Weird. I just downloaded the iOS app and it is useless to me. It has a Weather card which is terribly inaccurate and nothing else.

So there is one area that Siri definitely beats Google Now and that is usability from day one. It is an important criteria for a mobile app.

The most important differentiator between Google Now and Siri is that one is visual and text based whereas the other is only voice activated.

I do not speak English in an American, British or an Australian accent and I disabled Siri on my iPhone in less than a week after I bought it.

This alone expands Google Now's market by a significant number.

Google search for Andoird/iOS or in a browser also has voice input option and I must say it's pretty good at understanding your accent. You should try it!

Google Now and Siri are fundamentally different types of applications, one is not a substitute for the other (at least currently). I see stories like this all the time setting them up against each other, and they always read like Apple vs. Google clickbait rather than anyone actually comparing the use cases or feature sets.

It reminds me of this really lame ongoing narrative that the tech press had 10 years ago, about Bluetooth vs. WiFi and which technology was going to, uh, "win". Aside from being based on pushing bits through RF, they were completely disjoint technologies that solved different problems, but a bunch of tech pundits kept writing articles about how there was some battle for the future of wireless communications and one of them was going to destroy the other.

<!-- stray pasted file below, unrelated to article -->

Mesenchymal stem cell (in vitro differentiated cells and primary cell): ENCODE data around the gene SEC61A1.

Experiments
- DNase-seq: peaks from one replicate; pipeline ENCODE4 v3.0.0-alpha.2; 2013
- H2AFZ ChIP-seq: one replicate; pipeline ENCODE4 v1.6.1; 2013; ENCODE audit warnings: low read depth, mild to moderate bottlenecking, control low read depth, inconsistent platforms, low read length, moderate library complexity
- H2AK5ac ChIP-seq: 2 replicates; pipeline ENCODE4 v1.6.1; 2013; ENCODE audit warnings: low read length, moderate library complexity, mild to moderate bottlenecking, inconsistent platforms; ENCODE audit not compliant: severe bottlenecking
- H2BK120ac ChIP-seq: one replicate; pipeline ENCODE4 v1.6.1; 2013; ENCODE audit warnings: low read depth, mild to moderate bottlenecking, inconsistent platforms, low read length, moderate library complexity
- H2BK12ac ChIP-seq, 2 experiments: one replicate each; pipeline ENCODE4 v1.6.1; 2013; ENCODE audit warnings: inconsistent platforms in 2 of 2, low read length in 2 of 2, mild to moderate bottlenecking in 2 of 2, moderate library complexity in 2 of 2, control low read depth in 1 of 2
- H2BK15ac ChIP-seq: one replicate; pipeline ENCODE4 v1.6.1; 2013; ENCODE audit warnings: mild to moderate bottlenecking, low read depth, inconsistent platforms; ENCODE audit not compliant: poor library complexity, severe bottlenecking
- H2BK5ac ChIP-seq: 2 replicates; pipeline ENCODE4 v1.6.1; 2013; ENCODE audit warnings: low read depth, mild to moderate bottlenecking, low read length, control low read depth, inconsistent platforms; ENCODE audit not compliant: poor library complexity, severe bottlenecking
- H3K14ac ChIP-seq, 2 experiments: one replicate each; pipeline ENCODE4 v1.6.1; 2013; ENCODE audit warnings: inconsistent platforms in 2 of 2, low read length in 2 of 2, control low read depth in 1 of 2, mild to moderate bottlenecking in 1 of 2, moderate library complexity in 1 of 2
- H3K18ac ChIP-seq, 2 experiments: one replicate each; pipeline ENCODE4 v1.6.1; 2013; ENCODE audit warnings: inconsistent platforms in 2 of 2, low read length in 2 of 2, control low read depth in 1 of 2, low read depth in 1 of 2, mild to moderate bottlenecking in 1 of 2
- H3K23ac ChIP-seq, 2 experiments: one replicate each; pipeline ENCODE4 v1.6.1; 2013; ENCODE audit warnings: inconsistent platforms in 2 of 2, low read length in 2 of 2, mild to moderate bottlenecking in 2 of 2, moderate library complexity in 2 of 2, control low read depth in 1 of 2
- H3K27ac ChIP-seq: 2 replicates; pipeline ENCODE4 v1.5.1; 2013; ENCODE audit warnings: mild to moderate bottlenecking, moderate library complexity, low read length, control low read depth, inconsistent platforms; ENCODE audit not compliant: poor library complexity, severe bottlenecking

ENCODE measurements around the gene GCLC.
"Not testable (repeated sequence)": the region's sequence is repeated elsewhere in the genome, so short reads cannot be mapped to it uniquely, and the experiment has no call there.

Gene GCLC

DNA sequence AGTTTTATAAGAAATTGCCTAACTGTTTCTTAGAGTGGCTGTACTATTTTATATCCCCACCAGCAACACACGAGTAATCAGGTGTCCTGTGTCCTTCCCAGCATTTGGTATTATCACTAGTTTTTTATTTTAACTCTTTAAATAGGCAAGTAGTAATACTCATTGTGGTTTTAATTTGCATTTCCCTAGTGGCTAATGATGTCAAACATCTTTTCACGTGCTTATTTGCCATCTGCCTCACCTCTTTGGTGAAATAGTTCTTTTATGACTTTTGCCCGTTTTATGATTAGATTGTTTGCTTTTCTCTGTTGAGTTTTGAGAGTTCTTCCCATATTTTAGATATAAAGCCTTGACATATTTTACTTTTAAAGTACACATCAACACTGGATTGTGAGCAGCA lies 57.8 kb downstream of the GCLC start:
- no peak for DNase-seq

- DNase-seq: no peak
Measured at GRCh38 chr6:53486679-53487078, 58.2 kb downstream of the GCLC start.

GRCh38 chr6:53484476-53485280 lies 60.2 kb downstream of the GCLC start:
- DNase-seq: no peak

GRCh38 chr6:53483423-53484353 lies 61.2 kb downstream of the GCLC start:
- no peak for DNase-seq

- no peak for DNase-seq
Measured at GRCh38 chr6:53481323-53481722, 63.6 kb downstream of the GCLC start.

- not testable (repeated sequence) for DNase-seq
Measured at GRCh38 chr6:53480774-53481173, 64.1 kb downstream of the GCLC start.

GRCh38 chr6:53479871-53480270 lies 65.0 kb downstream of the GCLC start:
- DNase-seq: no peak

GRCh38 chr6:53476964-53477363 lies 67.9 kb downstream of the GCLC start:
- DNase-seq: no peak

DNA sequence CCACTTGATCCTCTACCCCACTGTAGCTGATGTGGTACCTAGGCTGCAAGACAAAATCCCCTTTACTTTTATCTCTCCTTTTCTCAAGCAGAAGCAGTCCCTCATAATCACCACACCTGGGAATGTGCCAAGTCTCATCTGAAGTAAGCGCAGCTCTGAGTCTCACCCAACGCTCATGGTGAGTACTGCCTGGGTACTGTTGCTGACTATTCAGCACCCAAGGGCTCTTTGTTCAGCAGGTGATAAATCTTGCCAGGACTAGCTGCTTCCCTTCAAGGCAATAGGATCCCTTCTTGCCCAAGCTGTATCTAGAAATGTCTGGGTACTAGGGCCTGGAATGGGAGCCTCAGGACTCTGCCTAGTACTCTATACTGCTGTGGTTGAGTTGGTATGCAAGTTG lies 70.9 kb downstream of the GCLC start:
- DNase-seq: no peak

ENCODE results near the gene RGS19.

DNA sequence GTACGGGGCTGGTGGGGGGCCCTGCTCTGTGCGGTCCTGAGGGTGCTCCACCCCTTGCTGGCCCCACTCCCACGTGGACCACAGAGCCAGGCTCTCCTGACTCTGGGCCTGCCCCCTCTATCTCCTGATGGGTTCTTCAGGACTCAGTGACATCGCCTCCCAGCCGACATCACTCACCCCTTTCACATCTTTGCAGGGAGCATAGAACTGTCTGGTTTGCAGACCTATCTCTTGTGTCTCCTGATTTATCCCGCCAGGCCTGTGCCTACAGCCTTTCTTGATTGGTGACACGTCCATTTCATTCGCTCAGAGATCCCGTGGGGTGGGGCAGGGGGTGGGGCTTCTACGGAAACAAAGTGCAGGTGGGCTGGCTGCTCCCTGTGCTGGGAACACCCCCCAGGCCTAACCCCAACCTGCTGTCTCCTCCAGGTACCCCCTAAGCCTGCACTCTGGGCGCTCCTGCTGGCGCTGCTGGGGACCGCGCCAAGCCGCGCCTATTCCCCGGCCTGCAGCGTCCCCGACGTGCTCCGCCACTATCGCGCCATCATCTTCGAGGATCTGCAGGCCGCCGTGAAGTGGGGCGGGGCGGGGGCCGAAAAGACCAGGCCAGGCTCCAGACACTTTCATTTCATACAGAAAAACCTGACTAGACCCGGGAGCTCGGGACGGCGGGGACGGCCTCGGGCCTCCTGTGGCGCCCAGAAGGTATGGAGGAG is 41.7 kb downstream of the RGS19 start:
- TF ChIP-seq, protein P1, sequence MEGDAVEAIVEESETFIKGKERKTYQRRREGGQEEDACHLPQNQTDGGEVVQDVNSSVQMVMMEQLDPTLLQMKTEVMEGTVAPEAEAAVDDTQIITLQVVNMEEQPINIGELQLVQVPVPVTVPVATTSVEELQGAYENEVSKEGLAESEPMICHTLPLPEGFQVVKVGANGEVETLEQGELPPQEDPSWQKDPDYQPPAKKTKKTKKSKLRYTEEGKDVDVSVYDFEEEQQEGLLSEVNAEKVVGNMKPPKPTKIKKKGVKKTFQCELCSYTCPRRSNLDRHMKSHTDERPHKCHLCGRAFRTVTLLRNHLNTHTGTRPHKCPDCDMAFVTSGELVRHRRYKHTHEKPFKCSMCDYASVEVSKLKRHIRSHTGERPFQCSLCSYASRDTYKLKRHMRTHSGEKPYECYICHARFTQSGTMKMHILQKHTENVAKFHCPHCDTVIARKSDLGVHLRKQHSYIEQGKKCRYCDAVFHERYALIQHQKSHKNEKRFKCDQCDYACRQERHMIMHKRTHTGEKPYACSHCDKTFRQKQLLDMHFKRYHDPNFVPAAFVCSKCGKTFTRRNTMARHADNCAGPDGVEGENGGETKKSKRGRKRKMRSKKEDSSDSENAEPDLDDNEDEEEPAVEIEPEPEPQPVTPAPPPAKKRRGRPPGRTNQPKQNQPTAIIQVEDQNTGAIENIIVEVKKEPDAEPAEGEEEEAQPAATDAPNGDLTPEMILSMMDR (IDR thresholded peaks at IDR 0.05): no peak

I wonder if the author actually tried Google Now before writing the story, or whether this was solely based on press releases, videos, and other comments elsewhere? Maybe I missed it but I don't really see it here where the author says, "I tried it and I had this or that opinion".

Running Google Now on my iPhone runs counter to my strategy of getting Google further out of my life. I have no interest in getting further enmeshed into their services.

Obviously no one has tried the Google app (iOS at least). It is the most disorganized and slapped together application in the history of iOS.

I'm still wondering how the hell anyone could seriously consider releasing this abomination.

Until Google decides to join the iOS infrastructure (like reading from your Contacts - radical I know) none of it's apps will provide even the slightest interesting interactions.

find two iPhones

start voice listening on both (one Siri, one Google app) at the same time

start talking

see the difference

How about letting us know the results of said experiment or recording a video? Your comment, as it stands, is waste for those of us who do not already know the result.

EDIT: Thanks for the video. Summary, Google's voice search is the same speed or faster than Siri for all queries tried with the results being nearly identical in all cases.

EDIT 2: Here is an updated video[1] from the same person six months after yours, but still six months ago, wherein the difference is less clear if not in Siri's favor.

[1] https://www.youtube.com/watch?v=H3T6rbGwrF8

For those of us who don't have two iPhones, mind sharing what you think the difference would be?